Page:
Singeing

John Levett

The barber’s tubes and rubber bulbs,
their wheezing scents, asthmatic talcs,
have long since perished
with the rest of his tribal paraphernalia;
the Brylcreams set in misty jars
and the almost medieval singeing straws,
wax tapers with their red-hot buds
that, smoking, sealed the ends of hairs
and left the neck an acrid stem,
smart meat, a stook of tendons.
They don’t go in for singeing now,
hair-triggered, charred against the grain,
the kind of shock reserved for cancers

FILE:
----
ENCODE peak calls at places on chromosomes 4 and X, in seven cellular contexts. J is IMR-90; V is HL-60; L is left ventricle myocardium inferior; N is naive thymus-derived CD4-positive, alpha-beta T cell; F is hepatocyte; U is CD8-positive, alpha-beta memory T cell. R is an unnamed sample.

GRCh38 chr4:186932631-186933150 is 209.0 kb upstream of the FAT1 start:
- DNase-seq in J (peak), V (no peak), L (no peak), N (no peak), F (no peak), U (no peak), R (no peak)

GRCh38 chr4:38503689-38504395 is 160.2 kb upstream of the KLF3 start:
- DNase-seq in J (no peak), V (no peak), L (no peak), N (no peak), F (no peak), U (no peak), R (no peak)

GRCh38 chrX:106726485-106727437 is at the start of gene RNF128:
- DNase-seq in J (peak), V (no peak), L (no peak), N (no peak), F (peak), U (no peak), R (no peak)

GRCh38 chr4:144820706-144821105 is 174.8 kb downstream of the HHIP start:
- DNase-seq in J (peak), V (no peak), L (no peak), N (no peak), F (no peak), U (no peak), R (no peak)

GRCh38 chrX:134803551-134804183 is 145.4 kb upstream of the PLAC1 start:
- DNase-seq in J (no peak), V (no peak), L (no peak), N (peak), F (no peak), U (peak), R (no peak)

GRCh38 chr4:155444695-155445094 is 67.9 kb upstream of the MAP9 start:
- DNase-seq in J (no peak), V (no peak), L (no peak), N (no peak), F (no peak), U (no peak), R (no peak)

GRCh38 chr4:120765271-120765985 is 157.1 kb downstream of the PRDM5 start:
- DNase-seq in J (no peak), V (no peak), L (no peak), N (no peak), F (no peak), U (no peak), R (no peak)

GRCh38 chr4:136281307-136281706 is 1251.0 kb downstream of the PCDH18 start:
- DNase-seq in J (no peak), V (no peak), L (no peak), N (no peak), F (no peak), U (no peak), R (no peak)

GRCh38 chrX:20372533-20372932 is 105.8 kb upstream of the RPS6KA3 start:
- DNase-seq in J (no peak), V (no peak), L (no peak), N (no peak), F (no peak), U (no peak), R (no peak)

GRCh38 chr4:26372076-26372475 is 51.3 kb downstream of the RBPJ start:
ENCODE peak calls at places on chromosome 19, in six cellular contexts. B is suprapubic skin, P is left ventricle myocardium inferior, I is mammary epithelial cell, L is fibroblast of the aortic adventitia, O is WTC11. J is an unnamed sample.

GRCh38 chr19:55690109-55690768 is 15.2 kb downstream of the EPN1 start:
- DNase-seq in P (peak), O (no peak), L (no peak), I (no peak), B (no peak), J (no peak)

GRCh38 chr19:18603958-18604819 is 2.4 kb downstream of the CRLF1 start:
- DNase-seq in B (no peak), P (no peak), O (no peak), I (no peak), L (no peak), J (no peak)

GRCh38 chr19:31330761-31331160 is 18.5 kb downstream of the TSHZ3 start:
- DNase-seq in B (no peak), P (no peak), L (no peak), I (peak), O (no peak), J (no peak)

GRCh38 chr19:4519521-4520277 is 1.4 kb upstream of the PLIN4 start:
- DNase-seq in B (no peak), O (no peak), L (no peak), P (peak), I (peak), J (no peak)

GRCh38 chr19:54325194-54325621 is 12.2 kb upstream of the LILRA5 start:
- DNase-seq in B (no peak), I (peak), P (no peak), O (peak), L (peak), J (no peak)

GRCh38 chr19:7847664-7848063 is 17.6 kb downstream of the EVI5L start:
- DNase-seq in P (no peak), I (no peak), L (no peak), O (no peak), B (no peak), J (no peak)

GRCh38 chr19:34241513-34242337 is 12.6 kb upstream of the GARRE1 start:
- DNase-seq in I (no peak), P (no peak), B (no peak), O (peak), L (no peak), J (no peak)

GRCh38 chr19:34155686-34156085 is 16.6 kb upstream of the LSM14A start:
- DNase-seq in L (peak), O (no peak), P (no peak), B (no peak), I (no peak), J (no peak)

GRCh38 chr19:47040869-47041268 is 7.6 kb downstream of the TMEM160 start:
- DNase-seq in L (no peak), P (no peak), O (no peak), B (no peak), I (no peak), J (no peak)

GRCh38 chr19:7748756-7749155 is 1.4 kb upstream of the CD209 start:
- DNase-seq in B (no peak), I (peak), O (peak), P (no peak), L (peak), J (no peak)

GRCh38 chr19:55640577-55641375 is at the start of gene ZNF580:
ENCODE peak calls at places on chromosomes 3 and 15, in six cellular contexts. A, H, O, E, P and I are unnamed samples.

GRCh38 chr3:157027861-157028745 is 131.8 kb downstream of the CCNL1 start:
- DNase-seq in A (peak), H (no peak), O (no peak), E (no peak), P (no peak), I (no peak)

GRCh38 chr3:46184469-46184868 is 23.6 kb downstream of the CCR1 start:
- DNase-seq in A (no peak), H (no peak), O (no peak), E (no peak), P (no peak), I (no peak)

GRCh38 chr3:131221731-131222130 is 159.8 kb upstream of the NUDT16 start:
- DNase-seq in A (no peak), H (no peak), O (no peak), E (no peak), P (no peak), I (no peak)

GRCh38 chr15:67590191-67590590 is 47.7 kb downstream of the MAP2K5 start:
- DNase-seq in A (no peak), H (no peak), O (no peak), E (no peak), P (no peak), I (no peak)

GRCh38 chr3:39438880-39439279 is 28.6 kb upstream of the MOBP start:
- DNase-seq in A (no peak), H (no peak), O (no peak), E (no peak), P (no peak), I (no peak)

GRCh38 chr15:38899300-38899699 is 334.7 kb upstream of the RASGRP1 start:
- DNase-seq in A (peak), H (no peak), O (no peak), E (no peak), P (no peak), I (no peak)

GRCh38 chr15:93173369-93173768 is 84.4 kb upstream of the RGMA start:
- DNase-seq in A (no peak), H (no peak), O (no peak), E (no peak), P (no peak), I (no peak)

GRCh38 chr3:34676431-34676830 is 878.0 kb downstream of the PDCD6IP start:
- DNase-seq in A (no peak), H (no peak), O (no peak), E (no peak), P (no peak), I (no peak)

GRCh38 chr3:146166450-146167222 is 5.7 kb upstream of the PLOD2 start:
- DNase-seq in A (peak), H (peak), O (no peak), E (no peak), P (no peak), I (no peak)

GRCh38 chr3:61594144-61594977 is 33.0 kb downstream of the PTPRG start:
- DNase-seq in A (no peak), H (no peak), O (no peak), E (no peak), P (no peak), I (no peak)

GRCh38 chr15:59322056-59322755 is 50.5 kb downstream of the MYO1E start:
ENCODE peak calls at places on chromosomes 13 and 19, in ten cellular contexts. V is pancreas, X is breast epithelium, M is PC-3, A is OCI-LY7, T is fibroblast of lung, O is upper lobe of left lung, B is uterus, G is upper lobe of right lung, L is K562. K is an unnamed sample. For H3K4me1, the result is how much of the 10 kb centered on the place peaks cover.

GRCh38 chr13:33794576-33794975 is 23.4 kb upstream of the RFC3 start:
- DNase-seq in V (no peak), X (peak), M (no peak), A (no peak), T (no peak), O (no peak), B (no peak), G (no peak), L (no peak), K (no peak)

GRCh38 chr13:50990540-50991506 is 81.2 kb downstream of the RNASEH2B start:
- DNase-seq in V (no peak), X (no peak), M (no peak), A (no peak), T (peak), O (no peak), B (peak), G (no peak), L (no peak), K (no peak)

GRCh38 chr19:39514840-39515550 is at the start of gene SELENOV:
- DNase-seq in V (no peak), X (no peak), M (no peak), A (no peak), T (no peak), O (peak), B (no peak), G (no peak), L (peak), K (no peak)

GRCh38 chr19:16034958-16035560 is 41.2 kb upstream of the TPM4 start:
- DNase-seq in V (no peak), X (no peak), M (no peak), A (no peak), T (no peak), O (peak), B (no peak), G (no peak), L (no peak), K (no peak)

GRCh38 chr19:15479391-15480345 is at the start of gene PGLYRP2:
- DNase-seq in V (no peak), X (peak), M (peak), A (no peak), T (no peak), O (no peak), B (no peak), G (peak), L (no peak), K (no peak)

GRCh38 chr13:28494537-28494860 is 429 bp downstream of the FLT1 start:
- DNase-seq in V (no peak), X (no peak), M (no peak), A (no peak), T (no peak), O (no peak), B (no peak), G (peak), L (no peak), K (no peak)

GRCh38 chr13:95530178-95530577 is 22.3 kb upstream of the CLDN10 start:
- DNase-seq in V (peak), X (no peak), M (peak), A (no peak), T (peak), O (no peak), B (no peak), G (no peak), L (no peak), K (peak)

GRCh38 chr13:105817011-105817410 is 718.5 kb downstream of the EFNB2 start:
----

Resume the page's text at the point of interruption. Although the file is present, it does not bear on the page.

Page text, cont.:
or to rustle the brain-cells of the clinically depressed;
but once its smell
hung over the entire country,
particularly the short-back-and-sides of Southern England,
and especially in the autumn in the shaved afternoons.
Some still believe it works
and some of those
itch to be able to prophesy its return,
that after the harvest, between smashed street lamps,
they might life up their heads and smell the stubble burn.